The highest form of self-service is to trust and obey Jesus. In doing this we find joy in loving others and loving God. MacDonald was right when he said, "Love makes everything lovely." Jesus valued intimacy with his Father above all else. He knew he could only enjoy intimacy with his Father while he trusted and obeyed him.6 God's will is life.
Am I saying that I always do God’s will? No. I have a long way to go before God finishes making me. I don't always find as much joy in doing God’s will as Jesus did. Sometimes life can be very stressful; and if I’m not careful people will get the better of me. When I get angry or frustrated and desire to harm instead of help, I have to tell God I’m sorry and ask for his help. In other words, I’m growing to value my relationship with God above all else. I am slowly becoming like Christ. And because of this, I am no longer enslaved to many of the things that once enslaved me. God wants us to know the joy of doing what seems impossible. (Without God's help doing his will is impossible.) He wants us to overcome the world, instead of being overcome by it. The more a man is what a man was meant to be, the freer that man will be.
Like anything worth having, gaining freedom from sin will require real struggle. Sometimes it will be physically and emotionally demanding. (Fortunately God gives his Spirit to those who set their heart on obeying him. See Acts 5:32.) It is not natural to the weak willed to go the extra mile. It is not natural for a slave to sin to admit to being wrong and to ask God for help. But to all those who set their hearts on being intimate with God and so set about obeying Jesus, God will set free.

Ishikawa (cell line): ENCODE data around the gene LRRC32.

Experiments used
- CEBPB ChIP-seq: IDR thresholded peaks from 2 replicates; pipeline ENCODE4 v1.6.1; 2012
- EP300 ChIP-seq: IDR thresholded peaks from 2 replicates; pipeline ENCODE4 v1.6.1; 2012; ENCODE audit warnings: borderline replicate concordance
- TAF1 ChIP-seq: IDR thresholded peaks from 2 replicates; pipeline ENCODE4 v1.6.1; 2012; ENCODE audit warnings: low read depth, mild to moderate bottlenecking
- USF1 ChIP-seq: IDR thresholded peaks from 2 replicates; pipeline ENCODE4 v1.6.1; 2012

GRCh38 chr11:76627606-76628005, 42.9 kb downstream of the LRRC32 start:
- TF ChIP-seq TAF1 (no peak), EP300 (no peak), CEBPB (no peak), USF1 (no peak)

1. People may seek power, pleasure, or meaning more than anything else but it is intimacy that we all truly desire. It is intimacy with God expressed as love towards people that empowers, pleases, and gives us the deepest possible meaning. This is life, and it is life to the full (see John 10:10).
2. Because God made us he calls us his children.
3. Without gratitude it is impossible to be happy. However, we must not pretend to be grateful if we are not. Those who call themselves Christians must resist the temptation to appear better than what they actually are. See Hypocrisy
4. God’s essence is perfect love, he knows what is best. For an in-depth discussion of how God’s perfect love is expressed in everything he does see The Inescapable Love of God by Thomas Talbott.
5. Only when we are perfect, and all things are made perfect, will we have all that our hearts desire.
6. Having what we most desire does not mean we have all the things we desire. We will not have all the things we desire until all things are made new.
But what about when we think we are suffering unjustly? How are we to cope then?
Alexander Solzhenitsyn recounted what a doctor told him while in a gulag:
“I have become convinced that there is no punishment that comes to us in this life on earth which is undeserved. Superficially it can have nothing to do with what we are guilty of in actual fact, but if you go over your life with a fine-tooth comb and ponder it deeply, you will always be able to hunt down that transgression of yours for which you have now received this blow” (The Gulag Archipelago).
None of us deserve special treatment. (“With acceptance comes peace.”) Only Jesus did not deserve to suffer.
Did Jesus find joy in his suffering? When he was crucified, he did not enjoy what was being done to him; but he did find joy in doing his Father's will. It is for the same reason that Paul could rejoice while in prison. God's will is liberty. See The Hope of the Gospel by George MacDonald. If you don’t know what God wants from you read the book of Luke. And then do the thing that is placed right in front of you.